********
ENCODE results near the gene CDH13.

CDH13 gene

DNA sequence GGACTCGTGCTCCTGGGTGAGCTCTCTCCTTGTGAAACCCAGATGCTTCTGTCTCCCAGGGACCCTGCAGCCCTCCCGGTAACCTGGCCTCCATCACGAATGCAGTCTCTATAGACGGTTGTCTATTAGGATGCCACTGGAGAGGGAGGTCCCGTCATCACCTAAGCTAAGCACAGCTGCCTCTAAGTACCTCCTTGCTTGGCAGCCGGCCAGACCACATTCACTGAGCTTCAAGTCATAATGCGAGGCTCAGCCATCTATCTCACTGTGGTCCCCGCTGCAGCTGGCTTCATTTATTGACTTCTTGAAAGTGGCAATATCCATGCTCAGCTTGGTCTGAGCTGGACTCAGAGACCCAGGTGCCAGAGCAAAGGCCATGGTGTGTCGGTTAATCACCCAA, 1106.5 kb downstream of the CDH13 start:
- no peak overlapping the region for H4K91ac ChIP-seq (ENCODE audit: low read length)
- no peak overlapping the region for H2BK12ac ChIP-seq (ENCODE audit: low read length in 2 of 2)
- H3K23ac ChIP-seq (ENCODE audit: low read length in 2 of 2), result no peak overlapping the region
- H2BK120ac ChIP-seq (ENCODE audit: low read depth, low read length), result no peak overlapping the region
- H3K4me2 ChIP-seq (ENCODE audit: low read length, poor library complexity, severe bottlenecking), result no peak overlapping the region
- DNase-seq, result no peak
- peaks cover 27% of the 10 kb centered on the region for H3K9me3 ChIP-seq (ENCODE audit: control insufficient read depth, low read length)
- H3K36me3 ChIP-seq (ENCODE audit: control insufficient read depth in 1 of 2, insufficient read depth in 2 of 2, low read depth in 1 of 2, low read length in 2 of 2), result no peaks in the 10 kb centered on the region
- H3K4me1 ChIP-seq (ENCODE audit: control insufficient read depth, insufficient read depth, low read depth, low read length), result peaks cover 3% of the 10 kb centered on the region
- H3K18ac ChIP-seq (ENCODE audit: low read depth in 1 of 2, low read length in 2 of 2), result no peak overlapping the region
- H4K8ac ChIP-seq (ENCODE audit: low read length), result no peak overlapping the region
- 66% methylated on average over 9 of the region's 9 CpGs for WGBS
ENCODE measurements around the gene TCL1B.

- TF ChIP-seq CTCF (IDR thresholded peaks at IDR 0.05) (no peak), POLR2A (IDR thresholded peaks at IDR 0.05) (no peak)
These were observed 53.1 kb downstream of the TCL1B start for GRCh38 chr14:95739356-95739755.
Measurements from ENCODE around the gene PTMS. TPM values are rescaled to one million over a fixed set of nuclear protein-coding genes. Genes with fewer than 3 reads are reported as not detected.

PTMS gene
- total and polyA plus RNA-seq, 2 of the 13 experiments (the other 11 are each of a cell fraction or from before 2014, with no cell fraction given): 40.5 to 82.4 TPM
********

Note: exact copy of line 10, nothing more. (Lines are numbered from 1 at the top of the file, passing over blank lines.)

- peaks cover 27% of the 10 kb centered on the region for H3K9me3 ChIP-seq (ENCODE audit: control insufficient read depth, low read length)